Sometimes a Product Manager position serves as a kind of beachhead that brings much needed balance into a function at the company. There’s a big difference between this situation and being a Mole. If you are hired by Engineering to provide a full-time Marketing and Sales perspective to the development effort, with the full support of the head of the department and the management team, then you serve as the beachhead. And like a beachhead, you can expand your influence once you establish a foothold.
A beachhead situation is probably not as secure as being an Ambassador, where you can always call upon your native department for support. It’s more like you’re in foreign territory and will always be somewhat out of place in the department. That’s when it helps to try to expand by adding more people to help you.
If We Build It, They Will Come
Many software and technology companies share the same flaw. They are founded by a technical visionary who has an idea for a great product. And that person just knows that it’s such a good product that people will flock to buy it. Their motto is: “Build a better mousetrap and the world will beat a path to your door.”
And they certainly don’t see any need to waste money on market research.
The resulting company is usually badly in need of skillful marketing. As a Product Manager, you can bolster the market effort, helping push for solid product positioning and a roadmap, as well as educating the management team on the value of and realistic return on various marketing efforts.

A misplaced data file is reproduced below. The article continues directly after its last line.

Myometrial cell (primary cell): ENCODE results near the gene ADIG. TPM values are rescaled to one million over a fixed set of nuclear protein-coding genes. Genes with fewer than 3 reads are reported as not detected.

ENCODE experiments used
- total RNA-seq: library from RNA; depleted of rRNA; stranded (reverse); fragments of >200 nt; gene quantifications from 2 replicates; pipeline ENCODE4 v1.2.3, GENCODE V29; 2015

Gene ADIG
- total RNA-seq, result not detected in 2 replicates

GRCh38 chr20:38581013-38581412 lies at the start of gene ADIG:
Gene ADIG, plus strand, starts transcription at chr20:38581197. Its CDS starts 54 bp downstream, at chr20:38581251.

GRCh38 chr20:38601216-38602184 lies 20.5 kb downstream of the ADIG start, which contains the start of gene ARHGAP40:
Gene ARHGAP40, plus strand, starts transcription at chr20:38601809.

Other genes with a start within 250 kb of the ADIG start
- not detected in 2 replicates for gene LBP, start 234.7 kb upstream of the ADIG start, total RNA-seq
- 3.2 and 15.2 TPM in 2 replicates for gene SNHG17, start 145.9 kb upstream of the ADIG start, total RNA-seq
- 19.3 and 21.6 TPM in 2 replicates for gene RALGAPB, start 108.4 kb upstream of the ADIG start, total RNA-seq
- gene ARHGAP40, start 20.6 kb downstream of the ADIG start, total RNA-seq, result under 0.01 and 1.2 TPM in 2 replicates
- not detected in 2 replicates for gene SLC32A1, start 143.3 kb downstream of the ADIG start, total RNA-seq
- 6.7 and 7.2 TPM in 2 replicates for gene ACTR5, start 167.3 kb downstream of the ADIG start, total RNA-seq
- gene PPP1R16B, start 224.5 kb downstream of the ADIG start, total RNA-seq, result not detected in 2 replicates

Because in reality, nobody’s going to be beating a path to anybody’s door, at least not anytime soon.
Say It and It’s True
Another kind of out-of-balance situation is where a company has a strong marketing capability without the development capacity to back it up.
Good marketeers know that they can get the ball rolling on a product that doesn’t exist yet. Build excitement, generate buzz, position and promote. But good marketing pizzazz that is not backed up by facts is merely hype.
In this situation, as Product Manager you can emphasize the nuts and bolts of carefully planned development, with schedules and deadlines. Not to mention resources. Enough resources, and the right ones. You can help the marketeers understand how much development time will be required.
You can also help the team choose between capabilities when they’re all of the highest priority as far as Marketing is concerned.
If They Complain, They’re Just Whiners
Some companies build a good product, and promote and sell it well. It’s a solid product, in fact, it’s a great product. And they don’t see why people are calling to complain. They spend a lot of time justifying why the complainers are wrong.
This is a company that has failed to build a sufficient customer service, or customer support, function.
As Product Manager, you can help explain the dynamics of customer satisfaction, customer dissatisfaction, and customer support, so that the existing resources respond better to customer service needs.
For some good ideas on the psychology and dynamics of customer support, read the previous newsletter topic called “The Sport of Support.”
Why Can’t They Just Figure It Out?